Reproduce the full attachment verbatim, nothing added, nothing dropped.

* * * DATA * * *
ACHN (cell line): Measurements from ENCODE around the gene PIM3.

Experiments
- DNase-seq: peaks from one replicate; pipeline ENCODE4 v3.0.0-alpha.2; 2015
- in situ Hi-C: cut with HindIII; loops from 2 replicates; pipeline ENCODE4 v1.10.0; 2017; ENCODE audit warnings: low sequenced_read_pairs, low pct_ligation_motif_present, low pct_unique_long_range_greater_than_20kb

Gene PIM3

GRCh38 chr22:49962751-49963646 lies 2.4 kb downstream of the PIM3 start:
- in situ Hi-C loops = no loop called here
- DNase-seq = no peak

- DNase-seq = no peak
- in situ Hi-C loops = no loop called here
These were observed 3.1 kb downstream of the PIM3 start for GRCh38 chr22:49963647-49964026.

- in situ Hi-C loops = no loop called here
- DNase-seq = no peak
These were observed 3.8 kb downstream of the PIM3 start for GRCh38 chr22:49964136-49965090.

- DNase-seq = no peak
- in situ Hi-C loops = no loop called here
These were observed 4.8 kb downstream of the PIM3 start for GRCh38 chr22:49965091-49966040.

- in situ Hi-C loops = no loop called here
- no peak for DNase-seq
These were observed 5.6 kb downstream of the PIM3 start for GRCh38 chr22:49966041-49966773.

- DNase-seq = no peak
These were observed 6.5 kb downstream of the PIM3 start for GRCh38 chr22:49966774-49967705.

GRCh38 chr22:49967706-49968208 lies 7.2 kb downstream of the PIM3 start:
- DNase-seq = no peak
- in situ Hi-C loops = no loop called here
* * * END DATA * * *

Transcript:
ACHN (cell line): Measurements from ENCODE around the gene PIM3.

Experiments
- DNase-seq: peaks from one replicate; pipeline ENCODE4 v3.0.0-alpha.2; 2015
- in situ Hi-C: cut with HindIII; loops from 2 replicates; pipeline ENCODE4 v1.10.0; 2017; ENCODE audit warnings: low sequenced_read_pairs, low pct_ligation_motif_present, low pct_unique_long_range_greater_than_20kb

Gene PIM3

GRCh38 chr22:49962751-49963646 lies 2.4 kb downstream of the PIM3 start:
- in situ Hi-C loops = no loop called here
- DNase-seq = no peak

- DNase-seq = no peak
- in situ Hi-C loops = no loop called here
These were observed 3.1 kb downstream of the PIM3 start for GRCh38 chr22:49963647-49964026.

- in situ Hi-C loops = no loop called here
- DNase-seq = no peak
These were observed 3.8 kb downstream of the PIM3 start for GRCh38 chr22:49964136-49965090.

- DNase-seq = no peak
- in situ Hi-C loops = no loop called here
These were observed 4.8 kb downstream of the PIM3 start for GRCh38 chr22:49965091-49966040.

- in situ Hi-C loops = no loop called here
- no peak for DNase-seq
These were observed 5.6 kb downstream of the PIM3 start for GRCh38 chr22:49966041-49966773.

- DNase-seq = no peak
These were observed 6.5 kb downstream of the PIM3 start for GRCh38 chr22:49966774-49967705.

GRCh38 chr22:49967706-49968208 lies 7.2 kb downstream of the PIM3 start:
- DNase-seq = no peak
- in situ Hi-C loops = no loop called here